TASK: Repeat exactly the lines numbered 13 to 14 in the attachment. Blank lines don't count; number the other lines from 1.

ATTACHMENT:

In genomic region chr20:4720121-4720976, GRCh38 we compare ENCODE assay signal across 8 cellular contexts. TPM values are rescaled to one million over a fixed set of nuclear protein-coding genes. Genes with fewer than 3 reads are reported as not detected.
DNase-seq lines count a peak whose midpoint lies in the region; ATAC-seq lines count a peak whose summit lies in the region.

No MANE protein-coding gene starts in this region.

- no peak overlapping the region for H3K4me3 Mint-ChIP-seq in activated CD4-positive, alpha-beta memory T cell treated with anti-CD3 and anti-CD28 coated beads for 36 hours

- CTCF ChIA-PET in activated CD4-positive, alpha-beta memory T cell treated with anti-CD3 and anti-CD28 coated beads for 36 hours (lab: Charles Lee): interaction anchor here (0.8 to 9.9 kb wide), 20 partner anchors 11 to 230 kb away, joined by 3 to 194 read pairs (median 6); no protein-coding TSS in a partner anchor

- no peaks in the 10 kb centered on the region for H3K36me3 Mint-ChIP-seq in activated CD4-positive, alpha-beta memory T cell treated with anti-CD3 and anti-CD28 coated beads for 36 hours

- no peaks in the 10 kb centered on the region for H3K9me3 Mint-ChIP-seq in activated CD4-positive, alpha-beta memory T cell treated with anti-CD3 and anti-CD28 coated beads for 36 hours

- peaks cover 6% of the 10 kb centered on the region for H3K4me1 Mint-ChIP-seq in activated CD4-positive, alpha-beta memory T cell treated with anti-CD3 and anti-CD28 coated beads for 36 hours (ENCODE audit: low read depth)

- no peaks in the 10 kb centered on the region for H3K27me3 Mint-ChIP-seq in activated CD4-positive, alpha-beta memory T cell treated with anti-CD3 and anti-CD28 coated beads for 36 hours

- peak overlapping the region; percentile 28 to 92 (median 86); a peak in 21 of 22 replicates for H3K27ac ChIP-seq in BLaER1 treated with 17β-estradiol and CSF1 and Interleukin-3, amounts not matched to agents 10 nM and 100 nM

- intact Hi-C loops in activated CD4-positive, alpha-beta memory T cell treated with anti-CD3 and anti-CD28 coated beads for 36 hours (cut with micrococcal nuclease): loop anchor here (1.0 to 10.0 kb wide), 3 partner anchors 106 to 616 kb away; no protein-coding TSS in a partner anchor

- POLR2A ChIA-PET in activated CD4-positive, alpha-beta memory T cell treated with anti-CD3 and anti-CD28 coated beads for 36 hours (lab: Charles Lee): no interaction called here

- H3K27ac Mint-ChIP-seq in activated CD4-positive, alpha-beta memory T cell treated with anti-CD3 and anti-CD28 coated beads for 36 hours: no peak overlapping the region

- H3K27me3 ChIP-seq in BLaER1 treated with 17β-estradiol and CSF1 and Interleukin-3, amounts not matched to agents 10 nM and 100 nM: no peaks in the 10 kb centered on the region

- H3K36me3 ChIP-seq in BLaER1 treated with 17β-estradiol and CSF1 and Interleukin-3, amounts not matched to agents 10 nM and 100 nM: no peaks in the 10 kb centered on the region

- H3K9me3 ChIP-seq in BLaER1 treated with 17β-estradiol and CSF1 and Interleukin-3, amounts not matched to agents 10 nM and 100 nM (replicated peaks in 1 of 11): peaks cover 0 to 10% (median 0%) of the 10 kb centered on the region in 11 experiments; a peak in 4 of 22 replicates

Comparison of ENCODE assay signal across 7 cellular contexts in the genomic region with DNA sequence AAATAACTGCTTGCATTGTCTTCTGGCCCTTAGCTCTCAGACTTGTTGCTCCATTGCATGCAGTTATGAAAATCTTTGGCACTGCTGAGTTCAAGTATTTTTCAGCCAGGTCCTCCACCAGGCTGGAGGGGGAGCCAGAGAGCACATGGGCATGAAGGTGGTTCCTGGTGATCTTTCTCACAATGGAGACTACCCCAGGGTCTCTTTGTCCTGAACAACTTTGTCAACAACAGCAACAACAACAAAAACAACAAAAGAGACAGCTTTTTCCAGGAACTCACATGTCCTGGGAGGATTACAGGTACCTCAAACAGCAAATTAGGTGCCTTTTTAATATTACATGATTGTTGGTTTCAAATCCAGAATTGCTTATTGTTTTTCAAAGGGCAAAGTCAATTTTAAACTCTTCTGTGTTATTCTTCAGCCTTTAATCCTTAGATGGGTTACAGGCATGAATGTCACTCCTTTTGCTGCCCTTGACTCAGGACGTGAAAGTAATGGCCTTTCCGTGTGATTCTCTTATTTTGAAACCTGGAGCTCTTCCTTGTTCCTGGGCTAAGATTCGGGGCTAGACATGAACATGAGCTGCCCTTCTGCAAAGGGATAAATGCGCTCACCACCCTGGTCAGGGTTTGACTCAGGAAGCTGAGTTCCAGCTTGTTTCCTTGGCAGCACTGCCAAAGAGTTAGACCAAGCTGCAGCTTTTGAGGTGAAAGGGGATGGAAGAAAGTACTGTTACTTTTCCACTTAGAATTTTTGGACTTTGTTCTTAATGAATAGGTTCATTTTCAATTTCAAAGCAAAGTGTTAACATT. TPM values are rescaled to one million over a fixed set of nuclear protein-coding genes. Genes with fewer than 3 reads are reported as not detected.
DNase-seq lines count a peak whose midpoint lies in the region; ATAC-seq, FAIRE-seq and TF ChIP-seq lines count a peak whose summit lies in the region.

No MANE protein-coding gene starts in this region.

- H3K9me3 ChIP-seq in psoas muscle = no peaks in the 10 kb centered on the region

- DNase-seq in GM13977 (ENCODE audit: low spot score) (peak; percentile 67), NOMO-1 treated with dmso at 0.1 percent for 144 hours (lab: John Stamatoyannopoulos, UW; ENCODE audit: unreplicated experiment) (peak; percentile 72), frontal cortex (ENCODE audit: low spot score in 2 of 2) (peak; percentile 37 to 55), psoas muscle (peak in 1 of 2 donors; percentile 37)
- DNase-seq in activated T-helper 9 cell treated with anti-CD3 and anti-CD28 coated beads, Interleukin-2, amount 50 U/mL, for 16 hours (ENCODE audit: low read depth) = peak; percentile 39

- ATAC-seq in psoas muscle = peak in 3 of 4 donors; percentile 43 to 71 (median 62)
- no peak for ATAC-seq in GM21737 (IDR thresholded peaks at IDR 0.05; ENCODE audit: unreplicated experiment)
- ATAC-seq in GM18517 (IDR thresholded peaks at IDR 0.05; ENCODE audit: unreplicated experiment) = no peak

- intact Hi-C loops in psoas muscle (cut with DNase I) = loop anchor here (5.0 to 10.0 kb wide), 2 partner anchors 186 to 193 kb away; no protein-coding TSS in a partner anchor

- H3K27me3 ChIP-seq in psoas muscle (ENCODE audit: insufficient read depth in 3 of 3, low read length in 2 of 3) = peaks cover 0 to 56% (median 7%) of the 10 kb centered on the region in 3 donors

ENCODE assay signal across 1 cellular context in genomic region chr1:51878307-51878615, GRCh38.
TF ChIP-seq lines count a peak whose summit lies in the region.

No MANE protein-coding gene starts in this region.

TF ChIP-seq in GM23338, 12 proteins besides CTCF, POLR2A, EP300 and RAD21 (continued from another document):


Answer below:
- H3K27ac Mint-ChIP-seq in activated CD4-positive, alpha-beta memory T cell treated with anti-CD3 and anti-CD28 coated beads for 36 hours: no peak overlapping the region

- H3K27me3 ChIP-seq in BLaER1 treated with 17β-estradiol and CSF1 and Interleukin-3, amounts not matched to agents 10 nM and 100 nM: no peaks in the 10 kb centered on the region